CHINA – The exclusive results of research undertaken by Totem Media, in partnership with Campaign Asia-Pacific, provide a peek into the usually secretive use of KOLs (key opinion leaders) in China.
The use of KOLs does not get addressed adequately because companies generally do not want to admit to, much less share, information about how they use paid influencers in support of brand growth.
In order to better understand how brands and agencies are using KOLs in China, Totem Media distributed a survey through its own network and through Campaign Asia-Pacific during May and June.
The survey received a total of 36 responses from people holding director-level or higher positions in multinational brands and social media agencies in China. One-third of these respondents provided written responses to five open-ended questions in the survey. Below, in words and a sharable infographic, is Totem Media’s analysis of the results.
The usage of KOLs in China is shrouded in mystery and misinformation, with very few benchmarks yet established on how to use them. In a market like China, where relatively few good quality channels exist for advertising, KOLs and their communities of followers/fans provide access to targeted audience groups.
While content quality and audience incentives are critical for success, without the support of KOLs it is very difficult to build reach and awareness in China. KOLs provide important access to audiences in close proximity to the brand and in circles the brand has yet to penetrate.
Additionally, the WOM effect is even more important to the Chinese market, with its history of product safety and health concerns. Consumers are looking to hear from real people and personalities they trust rather than trusting advertisements.
Most brands and agencies use KOLs as part of their regular marketing routines on social media. More than half of respondents use KOLs at least once per month in campaigns or promotions that usually last one to two weeks.
While some brands claim to use unpaid KOLs, in practice, KOLs all receive some form of payment-in-kind (free products, experiences, discounts, etc) and are paid in cash to spread/seed branded messages.
Brands typically outsource the work of managing KOLs to agencies or KOL specialist firms. Agencies evaluate KOLs for quality and effectiveness to achieve a combination of less waste, better reach, and quality messaging.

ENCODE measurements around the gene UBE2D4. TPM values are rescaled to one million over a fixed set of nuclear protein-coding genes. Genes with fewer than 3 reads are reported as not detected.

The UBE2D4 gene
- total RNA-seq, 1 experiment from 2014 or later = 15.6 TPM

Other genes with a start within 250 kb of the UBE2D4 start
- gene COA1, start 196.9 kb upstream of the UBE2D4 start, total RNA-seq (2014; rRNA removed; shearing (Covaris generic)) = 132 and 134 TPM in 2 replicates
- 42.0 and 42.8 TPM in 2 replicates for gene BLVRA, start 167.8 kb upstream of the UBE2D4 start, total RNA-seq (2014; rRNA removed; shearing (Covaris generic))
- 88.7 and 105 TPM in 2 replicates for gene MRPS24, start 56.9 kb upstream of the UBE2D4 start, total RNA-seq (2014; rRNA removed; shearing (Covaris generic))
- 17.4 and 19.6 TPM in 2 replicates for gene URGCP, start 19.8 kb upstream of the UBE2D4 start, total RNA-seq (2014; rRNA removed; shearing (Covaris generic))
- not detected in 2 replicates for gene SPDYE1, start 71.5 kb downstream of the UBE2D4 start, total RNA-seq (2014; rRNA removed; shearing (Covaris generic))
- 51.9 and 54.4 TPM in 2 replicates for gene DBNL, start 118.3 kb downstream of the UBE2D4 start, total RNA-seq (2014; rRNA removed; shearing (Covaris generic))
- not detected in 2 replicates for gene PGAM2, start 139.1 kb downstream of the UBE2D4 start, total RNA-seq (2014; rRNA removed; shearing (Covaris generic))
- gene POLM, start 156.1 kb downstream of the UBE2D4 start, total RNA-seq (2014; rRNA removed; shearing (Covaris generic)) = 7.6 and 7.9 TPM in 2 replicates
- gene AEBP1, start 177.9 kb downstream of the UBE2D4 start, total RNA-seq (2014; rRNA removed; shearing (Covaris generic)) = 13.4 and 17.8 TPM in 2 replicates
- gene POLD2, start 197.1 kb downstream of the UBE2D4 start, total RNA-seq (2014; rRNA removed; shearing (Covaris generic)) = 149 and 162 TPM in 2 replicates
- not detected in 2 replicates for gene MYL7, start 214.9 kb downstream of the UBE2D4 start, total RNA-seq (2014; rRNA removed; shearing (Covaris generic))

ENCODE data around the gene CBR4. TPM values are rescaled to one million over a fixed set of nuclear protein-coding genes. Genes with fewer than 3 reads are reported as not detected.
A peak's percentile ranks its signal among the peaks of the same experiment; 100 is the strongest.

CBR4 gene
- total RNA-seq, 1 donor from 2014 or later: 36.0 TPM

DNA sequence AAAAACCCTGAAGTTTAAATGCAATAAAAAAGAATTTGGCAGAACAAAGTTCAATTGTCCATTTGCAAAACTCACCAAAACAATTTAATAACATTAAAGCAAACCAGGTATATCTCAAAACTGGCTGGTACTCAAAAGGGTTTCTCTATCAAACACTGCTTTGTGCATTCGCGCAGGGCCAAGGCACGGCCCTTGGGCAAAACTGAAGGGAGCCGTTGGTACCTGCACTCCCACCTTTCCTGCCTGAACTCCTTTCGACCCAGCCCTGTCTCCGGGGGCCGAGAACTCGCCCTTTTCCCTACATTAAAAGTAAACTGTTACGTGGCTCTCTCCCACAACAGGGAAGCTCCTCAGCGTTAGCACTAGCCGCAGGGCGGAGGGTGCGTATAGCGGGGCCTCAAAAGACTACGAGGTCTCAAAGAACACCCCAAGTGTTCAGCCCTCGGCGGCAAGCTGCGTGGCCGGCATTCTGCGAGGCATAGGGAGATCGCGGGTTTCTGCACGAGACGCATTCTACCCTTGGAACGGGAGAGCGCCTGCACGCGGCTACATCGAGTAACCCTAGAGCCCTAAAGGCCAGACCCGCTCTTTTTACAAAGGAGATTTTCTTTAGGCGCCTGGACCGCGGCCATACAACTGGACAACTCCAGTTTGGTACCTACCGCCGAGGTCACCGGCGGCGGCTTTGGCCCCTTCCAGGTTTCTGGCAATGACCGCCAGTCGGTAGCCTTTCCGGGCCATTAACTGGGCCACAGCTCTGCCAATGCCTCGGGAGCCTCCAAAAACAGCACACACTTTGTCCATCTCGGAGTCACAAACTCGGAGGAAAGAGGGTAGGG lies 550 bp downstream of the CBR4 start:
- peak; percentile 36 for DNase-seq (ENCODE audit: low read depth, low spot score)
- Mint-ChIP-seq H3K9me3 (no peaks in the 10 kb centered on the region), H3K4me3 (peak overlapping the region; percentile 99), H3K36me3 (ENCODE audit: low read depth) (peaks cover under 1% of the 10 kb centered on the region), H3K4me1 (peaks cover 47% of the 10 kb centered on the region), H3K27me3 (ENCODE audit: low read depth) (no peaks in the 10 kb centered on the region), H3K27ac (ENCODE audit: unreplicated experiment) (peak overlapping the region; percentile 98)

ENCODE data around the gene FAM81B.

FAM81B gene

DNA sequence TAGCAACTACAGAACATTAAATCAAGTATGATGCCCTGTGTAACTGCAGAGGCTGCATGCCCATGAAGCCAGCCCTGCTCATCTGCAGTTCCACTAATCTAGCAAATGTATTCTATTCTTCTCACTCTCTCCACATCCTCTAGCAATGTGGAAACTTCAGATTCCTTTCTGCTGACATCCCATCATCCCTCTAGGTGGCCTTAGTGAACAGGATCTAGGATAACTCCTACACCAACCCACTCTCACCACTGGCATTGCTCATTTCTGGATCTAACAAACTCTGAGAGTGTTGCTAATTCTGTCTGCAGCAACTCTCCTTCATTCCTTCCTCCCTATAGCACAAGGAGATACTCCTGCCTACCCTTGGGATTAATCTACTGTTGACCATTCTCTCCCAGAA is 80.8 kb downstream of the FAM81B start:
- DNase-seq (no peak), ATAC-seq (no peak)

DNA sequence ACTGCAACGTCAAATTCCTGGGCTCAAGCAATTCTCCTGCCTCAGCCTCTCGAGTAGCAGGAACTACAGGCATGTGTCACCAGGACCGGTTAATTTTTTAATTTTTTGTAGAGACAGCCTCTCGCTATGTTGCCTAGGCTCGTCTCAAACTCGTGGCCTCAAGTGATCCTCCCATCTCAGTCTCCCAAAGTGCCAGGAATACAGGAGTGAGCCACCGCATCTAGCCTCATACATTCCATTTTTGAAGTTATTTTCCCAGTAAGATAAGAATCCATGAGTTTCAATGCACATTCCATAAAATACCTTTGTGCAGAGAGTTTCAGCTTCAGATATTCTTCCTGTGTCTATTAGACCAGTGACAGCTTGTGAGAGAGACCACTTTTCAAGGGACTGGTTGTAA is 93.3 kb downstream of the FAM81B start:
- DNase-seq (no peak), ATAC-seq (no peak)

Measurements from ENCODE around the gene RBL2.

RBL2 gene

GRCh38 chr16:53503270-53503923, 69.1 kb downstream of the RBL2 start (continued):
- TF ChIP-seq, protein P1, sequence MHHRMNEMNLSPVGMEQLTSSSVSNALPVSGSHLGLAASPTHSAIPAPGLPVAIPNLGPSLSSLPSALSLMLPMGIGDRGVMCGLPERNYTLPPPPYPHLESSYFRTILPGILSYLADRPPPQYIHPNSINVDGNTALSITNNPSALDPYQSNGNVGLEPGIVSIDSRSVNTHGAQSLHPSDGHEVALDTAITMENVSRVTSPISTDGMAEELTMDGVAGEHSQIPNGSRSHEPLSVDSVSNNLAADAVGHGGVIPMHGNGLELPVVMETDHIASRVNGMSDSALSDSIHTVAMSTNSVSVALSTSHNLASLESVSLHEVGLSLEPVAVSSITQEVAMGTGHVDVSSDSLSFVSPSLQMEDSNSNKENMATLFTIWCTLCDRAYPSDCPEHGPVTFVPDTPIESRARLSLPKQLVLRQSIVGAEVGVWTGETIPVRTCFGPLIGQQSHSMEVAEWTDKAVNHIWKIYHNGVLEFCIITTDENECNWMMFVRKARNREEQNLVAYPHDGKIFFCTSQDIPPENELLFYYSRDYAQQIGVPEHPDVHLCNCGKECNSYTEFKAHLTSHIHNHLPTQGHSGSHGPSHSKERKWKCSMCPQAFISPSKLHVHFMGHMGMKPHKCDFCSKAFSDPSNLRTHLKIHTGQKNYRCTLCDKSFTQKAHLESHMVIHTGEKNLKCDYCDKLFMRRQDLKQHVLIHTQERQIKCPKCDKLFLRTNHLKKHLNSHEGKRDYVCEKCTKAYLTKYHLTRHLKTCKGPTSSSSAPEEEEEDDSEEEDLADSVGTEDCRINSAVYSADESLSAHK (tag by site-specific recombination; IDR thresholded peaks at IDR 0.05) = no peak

The most common concern of marketers working with KOLs is ensuring value in the exchange and in making sure that the KOLs are not already over-exposed. For bigger KOLs (those with larger followings), the perception is that they are becoming too costly.
There is no standard when evaluating the use of KOLs. There are two main reasons for this:
(1) KOLs are used to support a wide variety of efforts, across multiple media platforms andindustries, with a multitude of expected outcomes (awareness versus engagement versus sales). Almost all survey respondents have enjoyed some successes with KOLs but the variety of cases provided demonstrate how varied the uses of KOLs can be.
(2) There are very few tools of research on KOLs in China to provide benchmarking. There were an overwhelming number of respondents calling for programmatic (automated) solutions for the evaluation/management of KOLs, but the restrictive environments of both WeChat and Weibo would make this difficult.
Budget for KOLs
The most common budget per post is less than RMB1,000 for what could be described as “small KOLs” (accounts with under 100,000 followers). “Medium KOLs” (with follower counts under 1 million) appear to be valued at around RMB5,000 to RMB8,000 per post. “Large KOLs” (with between 1 and 5 million followers) are priced above RMB20,000 per post.
Choice of media
WeChat is the key channel when using KOLs, followed closely by Weibo and a growing number of social platforms including Youku/Tudou, Zhihu, Douban, Meipai, Nice, Papa and Weishi.
It is projected that WeChat will continue its lead over the pack of other sites, as it’s the most important mass-social channel in China. While Weibo is still the second most important channel, most respondents predict Youku/Tudou will take over from Weibo in the future.
Despite its decline, Weibo has the best system for managing KOL efforts, as it provides the best data on the effects of social activities. WeChat isn’t yet effective at providing data, so it’s not possible to measure the full effects of campaigns.
Youku/Tudou does not have native functions to support KOL seeding, but if it can improve those functions, it should see strong growth.
There is a sense from all respondents that KOLs are important, but that using them requires an increasingly difficult and sometimes risky process of vetting quality, managing logistics and ensuring objectives are met. Without standardised benchmarks, individual companies are operating in isolation. Respondents all want to see processes developed and measures established, with many of them calling for a systematic approach to using KOLs.
It’s clear that brands want to continue using KOLs, but want the KOLs they work with to better appreciate the brand, provide more value as advocates and inspire engagement. They want KOLs to demonstrate better product knowledge and voice their own opinions. In fact, come September, the Chinese government is going to implement new rule for KOLs to disclose any social-media posts which are promotional.
When selecting KOLs, agencies and brands are also careful to evaluate KOLs based on a combination of follower count and follower quality. There is a firm move to seeking more quality (over pure number of fans/followers) as priority. In short, they want the KOL process be more authentic and less transactional.
As published in Campaign Asia-Pacific